"Did it frighten you, my lord?"

"No, I remember being quite delighted," he says and smiles, "that is, until my mother pulled me from the saddle."

At that, I laugh, for I am sure the woman gave his father a tongue-lashing that awed their young son.

My lord's face is fond as his fingers slide down a length of hair until he has it grasped by the end, where he shakes it gently. For a long moment, we sit in the small circle of the hearth's light and he seems to relive the memory of a time when the house and its grounds must have been as wide as the world to him. Then my lord sighs a little and his face grows solemn.

"But I remember best my mother when he would return home," my lord says, though his look is far grave for what must be a remembrance of sudden joy.

I, too, know a day when the return does not bring joy and he must see it in my face.

My lord lifts aside the weight of my hair.

"It seems you and I must take what comfort in memories we can." With the very tip of a finger, he traces the line of cord that lies upon my neck.

I fall still beneath his touch, as if, were I to move, I might cut myself upon his hand. I am unsure how I thought he would not know it for what it is, this thing I wear, for I do not remove the string with its small, colorful purse, bearing it about my neck even into my lord's bed. He must wonder at what it contains, and who gifted it to me. Perhaps he thinks I come to him wearing the token of a love lost, a heart already broken before I might offer it to him, and would banish the mystery of this ghost that stands between us. I know not what a man such as my lord might think of having a rival, no matter how insubstantial.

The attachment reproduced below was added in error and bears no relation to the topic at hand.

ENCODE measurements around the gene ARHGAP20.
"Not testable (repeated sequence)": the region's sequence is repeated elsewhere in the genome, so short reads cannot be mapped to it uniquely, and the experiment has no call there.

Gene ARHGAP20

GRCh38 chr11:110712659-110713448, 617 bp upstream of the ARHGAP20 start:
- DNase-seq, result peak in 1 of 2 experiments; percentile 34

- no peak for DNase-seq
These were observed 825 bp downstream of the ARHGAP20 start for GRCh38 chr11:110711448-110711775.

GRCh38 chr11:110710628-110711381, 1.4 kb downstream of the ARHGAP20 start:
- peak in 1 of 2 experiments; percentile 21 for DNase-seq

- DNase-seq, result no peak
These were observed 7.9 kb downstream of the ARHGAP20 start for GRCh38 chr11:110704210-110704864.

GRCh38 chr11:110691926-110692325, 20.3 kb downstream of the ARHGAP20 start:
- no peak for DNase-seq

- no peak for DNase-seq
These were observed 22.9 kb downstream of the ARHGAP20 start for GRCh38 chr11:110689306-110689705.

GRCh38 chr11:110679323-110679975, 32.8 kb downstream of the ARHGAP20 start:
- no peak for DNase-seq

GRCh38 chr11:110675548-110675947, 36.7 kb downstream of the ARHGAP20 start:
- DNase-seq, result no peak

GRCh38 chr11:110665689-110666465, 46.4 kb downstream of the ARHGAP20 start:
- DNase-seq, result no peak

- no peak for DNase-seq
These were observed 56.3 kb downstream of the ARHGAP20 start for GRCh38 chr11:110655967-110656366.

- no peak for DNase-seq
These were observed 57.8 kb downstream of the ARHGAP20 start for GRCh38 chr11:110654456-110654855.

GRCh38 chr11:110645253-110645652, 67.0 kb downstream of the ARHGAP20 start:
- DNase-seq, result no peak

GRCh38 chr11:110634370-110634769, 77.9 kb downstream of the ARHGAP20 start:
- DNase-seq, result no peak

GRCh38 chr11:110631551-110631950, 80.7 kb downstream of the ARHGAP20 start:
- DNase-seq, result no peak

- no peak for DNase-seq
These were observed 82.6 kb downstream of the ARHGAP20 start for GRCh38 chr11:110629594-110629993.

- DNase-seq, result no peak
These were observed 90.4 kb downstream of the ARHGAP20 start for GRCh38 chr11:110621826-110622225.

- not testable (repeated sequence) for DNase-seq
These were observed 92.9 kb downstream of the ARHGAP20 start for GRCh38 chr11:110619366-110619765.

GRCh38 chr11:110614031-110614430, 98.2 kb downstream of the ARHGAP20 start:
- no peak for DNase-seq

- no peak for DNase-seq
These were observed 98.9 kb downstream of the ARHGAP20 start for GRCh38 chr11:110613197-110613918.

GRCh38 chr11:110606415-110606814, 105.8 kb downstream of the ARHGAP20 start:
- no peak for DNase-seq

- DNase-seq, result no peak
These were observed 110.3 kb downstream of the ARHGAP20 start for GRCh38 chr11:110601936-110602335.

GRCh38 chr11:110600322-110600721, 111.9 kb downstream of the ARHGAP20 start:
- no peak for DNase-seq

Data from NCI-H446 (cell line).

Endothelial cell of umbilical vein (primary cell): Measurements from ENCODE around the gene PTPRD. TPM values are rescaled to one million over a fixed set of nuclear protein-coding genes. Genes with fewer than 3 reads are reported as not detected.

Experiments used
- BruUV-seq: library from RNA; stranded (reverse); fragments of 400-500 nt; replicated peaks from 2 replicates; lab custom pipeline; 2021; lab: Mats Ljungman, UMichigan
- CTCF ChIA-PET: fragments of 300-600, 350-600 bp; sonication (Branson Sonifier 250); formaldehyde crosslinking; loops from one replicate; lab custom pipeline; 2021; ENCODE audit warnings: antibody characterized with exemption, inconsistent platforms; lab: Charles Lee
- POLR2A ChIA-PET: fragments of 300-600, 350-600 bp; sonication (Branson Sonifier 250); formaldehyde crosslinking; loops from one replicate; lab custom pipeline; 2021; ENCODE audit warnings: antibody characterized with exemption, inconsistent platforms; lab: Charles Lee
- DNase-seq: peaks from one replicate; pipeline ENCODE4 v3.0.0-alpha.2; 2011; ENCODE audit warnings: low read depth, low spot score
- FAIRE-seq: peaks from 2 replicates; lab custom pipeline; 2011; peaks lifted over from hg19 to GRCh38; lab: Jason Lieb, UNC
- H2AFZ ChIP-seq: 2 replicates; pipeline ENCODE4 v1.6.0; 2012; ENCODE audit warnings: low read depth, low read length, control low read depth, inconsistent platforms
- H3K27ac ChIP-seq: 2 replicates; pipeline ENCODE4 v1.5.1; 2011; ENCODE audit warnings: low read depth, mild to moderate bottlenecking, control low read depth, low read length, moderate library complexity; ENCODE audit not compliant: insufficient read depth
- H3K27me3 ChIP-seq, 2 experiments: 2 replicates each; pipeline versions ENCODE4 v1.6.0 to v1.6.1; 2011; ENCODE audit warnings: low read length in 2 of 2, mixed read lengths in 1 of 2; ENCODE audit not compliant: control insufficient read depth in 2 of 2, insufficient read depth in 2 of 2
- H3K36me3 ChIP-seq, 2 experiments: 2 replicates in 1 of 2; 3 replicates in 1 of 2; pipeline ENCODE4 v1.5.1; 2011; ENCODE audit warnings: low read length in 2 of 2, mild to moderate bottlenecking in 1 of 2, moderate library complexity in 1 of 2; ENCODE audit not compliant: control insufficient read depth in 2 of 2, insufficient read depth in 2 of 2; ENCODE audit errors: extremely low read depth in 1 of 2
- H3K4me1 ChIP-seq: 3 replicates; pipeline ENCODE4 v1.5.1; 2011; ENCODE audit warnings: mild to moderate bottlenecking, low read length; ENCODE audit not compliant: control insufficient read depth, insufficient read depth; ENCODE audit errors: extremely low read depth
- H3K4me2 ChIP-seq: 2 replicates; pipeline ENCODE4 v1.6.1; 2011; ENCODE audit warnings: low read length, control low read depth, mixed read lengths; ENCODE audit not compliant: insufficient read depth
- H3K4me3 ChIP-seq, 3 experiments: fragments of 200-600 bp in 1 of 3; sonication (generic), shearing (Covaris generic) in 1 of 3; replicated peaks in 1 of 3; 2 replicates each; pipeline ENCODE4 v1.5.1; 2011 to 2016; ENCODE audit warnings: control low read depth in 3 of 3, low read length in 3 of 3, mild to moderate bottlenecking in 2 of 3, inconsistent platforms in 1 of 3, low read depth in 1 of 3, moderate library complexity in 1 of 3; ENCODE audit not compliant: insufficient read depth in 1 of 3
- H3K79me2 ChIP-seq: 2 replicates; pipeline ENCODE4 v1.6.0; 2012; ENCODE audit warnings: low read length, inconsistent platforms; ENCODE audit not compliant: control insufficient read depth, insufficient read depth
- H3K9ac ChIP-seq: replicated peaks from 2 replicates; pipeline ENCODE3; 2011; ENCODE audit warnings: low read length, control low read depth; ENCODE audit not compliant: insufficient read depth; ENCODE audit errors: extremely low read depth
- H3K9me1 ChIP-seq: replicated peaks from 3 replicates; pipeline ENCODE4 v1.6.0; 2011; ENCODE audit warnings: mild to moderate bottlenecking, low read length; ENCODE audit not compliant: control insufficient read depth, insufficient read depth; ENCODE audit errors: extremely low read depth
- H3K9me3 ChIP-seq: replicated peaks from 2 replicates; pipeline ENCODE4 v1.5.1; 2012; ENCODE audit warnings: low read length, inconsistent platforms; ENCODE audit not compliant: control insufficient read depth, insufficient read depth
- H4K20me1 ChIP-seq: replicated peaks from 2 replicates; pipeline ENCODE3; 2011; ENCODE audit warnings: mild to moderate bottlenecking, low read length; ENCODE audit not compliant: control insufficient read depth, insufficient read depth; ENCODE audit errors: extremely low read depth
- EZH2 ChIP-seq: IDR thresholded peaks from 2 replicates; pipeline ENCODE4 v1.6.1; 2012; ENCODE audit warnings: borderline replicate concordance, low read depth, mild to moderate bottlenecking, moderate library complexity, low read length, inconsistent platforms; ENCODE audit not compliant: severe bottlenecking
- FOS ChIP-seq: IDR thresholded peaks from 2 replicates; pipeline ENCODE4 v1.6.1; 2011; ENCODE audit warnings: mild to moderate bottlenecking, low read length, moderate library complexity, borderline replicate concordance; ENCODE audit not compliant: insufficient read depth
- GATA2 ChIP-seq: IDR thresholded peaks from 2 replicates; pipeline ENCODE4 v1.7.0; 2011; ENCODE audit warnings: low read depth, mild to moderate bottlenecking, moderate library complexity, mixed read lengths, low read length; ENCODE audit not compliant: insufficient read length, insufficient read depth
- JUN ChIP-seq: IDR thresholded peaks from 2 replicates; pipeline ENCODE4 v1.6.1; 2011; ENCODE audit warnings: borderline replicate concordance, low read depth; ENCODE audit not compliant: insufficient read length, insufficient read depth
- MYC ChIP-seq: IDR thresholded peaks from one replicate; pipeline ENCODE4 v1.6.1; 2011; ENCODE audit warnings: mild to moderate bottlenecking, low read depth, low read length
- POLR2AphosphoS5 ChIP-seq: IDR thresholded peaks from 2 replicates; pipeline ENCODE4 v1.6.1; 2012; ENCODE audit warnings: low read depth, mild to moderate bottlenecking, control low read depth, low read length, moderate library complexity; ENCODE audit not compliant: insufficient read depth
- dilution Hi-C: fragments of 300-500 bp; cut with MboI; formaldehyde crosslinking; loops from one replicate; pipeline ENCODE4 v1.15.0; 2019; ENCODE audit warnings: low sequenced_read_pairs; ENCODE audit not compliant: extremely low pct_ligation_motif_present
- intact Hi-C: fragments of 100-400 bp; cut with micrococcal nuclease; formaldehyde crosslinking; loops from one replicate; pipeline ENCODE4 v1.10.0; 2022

But when I raise my eyes from the floor, the look I receive from my lord is a thing of sorrow and pity. I am unsure what impulse drives me next, but I grasp the small packet and pull the necklace of string over my head.

"When I was a young girl, my lord," I say as I draw the cord down my hair, "I would beg my father to bring me things from his travels." "I thought, I suppose, in my youth," I say with a swift and sad smile for my fancies, "he journeyed to exotic lands with the Elven princes of his tales."